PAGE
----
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Bush Defends Moves on Sept. 11

'It's Easy to Second-Guess'

By John F. Harris and Dan Balz
Washington Post Staff Writers
Friday, August 13, 2004; Page A04

LOS ANGELES, Aug. 12 -- President Bush defended himself from Democratic nominee John F. Kerry's criticism that Bush reacted passively for several minutes after learning that the nation was under terrorist attack on Sept. 11, 2001.

"It's easy to second-guess a moment," Bush told CNN's Larry King, adding that his actions in the hours and days after the attacks showed that he quickly "recognized we were at war" and acted appropriately to mobilize the nation.

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Kerry, picking up on an angle pursued by filmmaker Michael Moore in the movie "Fahrenheit 9/11," has suggested he would have acted with more poise and decisiveness than Bush. The president continued reading with a group of Florida schoolchildren for several minutes after his chief of staff whispered news of the second attack in the president's ear.

Bush said he was collecting his thoughts while staying with the children, and suggested what he did in the first minutes is beside the point. "What is relevant," he said, "is whether or not I understand and understood then the stakes. . . . And I made a determination that we would do everything we could to bring those killers to justice and to protect the American people."

Shortly before the taped interview, Bush paid Nancy Reagan a courtesy call Thursday afternoon. White House aides described the visit as an hour-long exchange of pleasantries that did not touch on the former first lady's disagreement with the administration on the issue of stem cell research.

After the meeting, Reagan said, "I repeated my full support of his reelection and my hope that everyone will join in supporting his campaign."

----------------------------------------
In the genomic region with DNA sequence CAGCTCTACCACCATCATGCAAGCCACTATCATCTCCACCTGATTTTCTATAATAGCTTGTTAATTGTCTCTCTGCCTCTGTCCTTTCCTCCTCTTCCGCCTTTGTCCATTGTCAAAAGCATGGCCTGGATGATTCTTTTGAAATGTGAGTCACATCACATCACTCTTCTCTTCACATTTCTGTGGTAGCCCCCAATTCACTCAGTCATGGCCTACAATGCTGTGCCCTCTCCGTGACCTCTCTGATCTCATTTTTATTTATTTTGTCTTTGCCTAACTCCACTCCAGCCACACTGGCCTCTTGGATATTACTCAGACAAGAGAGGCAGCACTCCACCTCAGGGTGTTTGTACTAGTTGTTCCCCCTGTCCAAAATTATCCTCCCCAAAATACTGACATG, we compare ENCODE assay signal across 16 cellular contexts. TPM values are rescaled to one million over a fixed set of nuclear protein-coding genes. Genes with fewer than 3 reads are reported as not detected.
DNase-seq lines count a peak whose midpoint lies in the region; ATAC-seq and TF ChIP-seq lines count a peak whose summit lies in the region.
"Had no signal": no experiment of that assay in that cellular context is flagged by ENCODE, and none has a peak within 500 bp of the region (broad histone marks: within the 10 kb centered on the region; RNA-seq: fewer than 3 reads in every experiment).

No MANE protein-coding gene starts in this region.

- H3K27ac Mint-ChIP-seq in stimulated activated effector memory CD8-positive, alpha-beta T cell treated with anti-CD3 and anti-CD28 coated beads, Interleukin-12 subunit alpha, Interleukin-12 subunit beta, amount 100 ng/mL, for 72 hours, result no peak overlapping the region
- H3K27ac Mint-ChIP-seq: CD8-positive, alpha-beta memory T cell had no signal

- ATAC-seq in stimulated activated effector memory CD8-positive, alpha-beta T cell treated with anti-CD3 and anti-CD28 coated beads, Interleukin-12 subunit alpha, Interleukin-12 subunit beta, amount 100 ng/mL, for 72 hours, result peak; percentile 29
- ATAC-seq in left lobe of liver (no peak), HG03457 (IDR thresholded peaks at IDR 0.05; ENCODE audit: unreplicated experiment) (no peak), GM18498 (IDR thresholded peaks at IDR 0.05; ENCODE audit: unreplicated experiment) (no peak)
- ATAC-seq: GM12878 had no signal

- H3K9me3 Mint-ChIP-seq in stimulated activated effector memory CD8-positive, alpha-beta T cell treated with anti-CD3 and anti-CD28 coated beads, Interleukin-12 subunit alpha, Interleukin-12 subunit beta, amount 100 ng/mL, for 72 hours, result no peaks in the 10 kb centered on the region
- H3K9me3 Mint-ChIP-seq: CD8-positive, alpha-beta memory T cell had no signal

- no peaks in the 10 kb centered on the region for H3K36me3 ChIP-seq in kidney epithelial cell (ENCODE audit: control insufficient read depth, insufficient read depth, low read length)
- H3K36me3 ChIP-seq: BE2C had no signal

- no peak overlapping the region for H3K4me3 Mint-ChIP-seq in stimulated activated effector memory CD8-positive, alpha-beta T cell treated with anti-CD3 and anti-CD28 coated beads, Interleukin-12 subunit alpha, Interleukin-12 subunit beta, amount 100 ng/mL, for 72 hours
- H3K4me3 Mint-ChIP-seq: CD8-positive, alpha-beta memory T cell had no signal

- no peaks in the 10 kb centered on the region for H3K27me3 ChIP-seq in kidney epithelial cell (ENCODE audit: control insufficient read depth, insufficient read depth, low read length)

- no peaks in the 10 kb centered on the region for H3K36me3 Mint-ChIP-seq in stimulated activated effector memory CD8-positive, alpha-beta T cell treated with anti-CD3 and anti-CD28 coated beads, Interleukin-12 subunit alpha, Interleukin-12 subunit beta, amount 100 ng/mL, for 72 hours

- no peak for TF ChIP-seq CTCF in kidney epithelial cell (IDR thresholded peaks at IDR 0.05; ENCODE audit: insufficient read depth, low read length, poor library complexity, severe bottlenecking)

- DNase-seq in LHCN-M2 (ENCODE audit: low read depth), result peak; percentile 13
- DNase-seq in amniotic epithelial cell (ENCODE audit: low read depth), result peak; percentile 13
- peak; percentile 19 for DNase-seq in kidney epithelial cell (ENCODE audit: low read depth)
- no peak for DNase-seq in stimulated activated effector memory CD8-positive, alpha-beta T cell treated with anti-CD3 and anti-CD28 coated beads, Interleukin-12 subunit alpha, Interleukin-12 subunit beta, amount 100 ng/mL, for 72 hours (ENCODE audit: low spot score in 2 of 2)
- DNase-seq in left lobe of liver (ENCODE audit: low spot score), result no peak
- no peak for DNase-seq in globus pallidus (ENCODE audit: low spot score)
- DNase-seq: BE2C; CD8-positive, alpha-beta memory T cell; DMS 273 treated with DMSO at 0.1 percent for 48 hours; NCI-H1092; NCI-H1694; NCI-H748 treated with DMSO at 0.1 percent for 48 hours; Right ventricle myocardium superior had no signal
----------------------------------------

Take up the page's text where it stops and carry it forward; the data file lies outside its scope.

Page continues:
He also appeared with Gov. Arnold Schwarzenegger (R), who drew laughs by saying he is planning on creating "Bodybuilders for Bush-Cheney" and "Girly-Men for Bush-Cheney" chapters in California for Bush.

Reagan had requested several weeks ago to see Bush the next time he was in California, White House press secretary Scott McClellan said, and the president and first lady Laura Bush obliged by dropping by her Bel Air home. "They had a good discussion, and Mrs. Reagan gave the president and Mrs. Bush a quick tour of the home," McClellan said.

If past performance and current polls are any indicator, Bush does not have much chance of seriously contesting this Democratic-leaning state's 54 electoral votes, but he can still harvest its GOP donors for money. That was the main purpose of this trip. The Santa Monica fundraiser with Schwarzenegger reaped funds for the Republican National Committee. The occasionally syntax-mangling president joked that he and the governor, a native of Austria, "both have trouble with the English language."

Schwarzenegger's appearance with Bush continued the political dance between the president and the leader of the biggest state. Schwarzenegger will be a featured speaker at the Republican National Convention in New York this month, but he has not yet committed to campaign on Bush's behalf outside of California.


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